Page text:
Lawrence Freedman’s new history of strategy 1 is a wise and highly intelligent, if very long, attempt to come to grips with the slippery term 'strategy' by a prominent British academic distilling at least two decades of thinking on the subject.
Where he gets to is a sceptical view of what we can possibly know about our own futures and what we can do to control them. He outlines, in the final section, the role of narratives and scripts in giving us our illusion of control.
This is not a counsel of despair. There is no fatalism in Freedman's approach but he does suggest that 'real life' requires a degree of detachment from scripts and narratives while making use of them as tools.
Strategists are probably born rather than made but many of the skills can be learned - or rather 'bad' strategic narratives might be unlearned and 'scripts' recognised. His story of continuous failures to 'get it right' becomes a bit cheerier when rationalist progressives begin to be challenged by the behaviourial economists although his devastating account of the rise and fall of the ‘business guru’ is worth reading by the business community even if the rest of the book is put to one side.
Though we remain unconvinced by the radical promises made by behaviourial economics - and consider political science to be a somewhat absurd concept by its very nature - cognitive psychology has helped us here. Increasingly, we are beginning to stop whining that we are not 'rational' and are beginning to see our mentalities as extremely good survival machines for uncertainty.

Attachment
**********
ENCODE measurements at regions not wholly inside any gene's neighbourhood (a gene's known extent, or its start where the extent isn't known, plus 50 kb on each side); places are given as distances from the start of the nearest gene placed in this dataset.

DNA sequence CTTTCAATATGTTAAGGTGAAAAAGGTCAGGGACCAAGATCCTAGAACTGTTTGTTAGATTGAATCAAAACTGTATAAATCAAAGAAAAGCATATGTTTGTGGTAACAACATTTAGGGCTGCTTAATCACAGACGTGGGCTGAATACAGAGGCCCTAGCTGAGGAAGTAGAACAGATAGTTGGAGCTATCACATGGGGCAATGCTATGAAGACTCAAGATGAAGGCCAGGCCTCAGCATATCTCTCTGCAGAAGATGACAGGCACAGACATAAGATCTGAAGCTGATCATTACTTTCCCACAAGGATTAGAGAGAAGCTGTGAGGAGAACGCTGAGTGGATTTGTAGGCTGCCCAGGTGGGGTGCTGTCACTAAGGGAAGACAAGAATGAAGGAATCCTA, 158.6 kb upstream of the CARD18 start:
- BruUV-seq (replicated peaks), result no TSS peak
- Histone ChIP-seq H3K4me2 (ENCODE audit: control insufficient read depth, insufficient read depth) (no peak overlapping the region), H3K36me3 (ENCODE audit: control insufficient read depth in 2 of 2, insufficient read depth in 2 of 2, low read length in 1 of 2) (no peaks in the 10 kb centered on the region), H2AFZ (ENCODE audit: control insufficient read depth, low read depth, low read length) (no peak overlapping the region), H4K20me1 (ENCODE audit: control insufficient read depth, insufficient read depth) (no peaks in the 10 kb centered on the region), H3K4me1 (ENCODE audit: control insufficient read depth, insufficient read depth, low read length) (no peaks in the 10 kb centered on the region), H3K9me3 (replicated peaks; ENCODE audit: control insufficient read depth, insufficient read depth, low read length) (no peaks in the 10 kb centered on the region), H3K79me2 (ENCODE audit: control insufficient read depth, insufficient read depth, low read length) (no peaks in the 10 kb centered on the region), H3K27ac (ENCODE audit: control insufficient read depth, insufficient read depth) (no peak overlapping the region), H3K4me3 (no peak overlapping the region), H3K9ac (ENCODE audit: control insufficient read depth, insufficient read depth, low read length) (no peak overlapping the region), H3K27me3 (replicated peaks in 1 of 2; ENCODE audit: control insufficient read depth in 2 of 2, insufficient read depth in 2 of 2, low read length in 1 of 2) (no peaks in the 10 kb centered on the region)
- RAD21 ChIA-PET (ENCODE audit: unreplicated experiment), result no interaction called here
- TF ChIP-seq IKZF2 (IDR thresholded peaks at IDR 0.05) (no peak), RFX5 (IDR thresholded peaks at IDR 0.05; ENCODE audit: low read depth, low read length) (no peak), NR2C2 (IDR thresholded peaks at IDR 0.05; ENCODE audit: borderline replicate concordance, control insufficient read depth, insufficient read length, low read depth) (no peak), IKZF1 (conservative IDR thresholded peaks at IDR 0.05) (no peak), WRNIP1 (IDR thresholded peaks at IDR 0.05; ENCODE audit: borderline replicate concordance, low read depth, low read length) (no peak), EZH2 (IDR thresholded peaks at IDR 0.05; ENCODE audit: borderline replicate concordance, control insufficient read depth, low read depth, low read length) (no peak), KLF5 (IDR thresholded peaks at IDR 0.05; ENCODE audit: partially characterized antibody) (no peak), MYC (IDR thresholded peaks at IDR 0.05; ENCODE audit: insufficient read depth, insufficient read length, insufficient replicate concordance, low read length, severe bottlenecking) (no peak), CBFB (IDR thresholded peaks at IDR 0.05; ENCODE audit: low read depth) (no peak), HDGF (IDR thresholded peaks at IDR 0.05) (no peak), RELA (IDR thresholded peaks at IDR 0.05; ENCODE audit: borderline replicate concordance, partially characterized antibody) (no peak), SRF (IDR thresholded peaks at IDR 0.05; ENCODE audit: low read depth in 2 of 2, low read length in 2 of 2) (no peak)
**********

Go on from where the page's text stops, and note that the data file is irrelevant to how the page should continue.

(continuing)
Freedman is persuasive that we have a sort of double action mind where intuition and 'art' working in real time get things right most of the time under most conditions (his System 1 strategic thinking). Habit and narratives and scripts can get in our way in a crisis and the reasoning abilities of his System 2 thinking enable us analytically and critically to correct our own biases and errors.
However, we can only do this in real time, constantly adjusting to realities that are, in themselves, way beyond any form of reasonable long term analysis because of so many variables and unknowns. Perhaps this thinking started with John Boyd's simple but productive concept of OODA (observation, orientation, decision, action) but Freedman here develops a more interesting model of struggle.
In essence, the only workable strategy is the intuitive positioning of oneself to win each battle as it comes within a general vision of where one wants to be - and this is not a matter for mathematicians.
1Lawrence Freedman, Strategy: A History (London, 2014)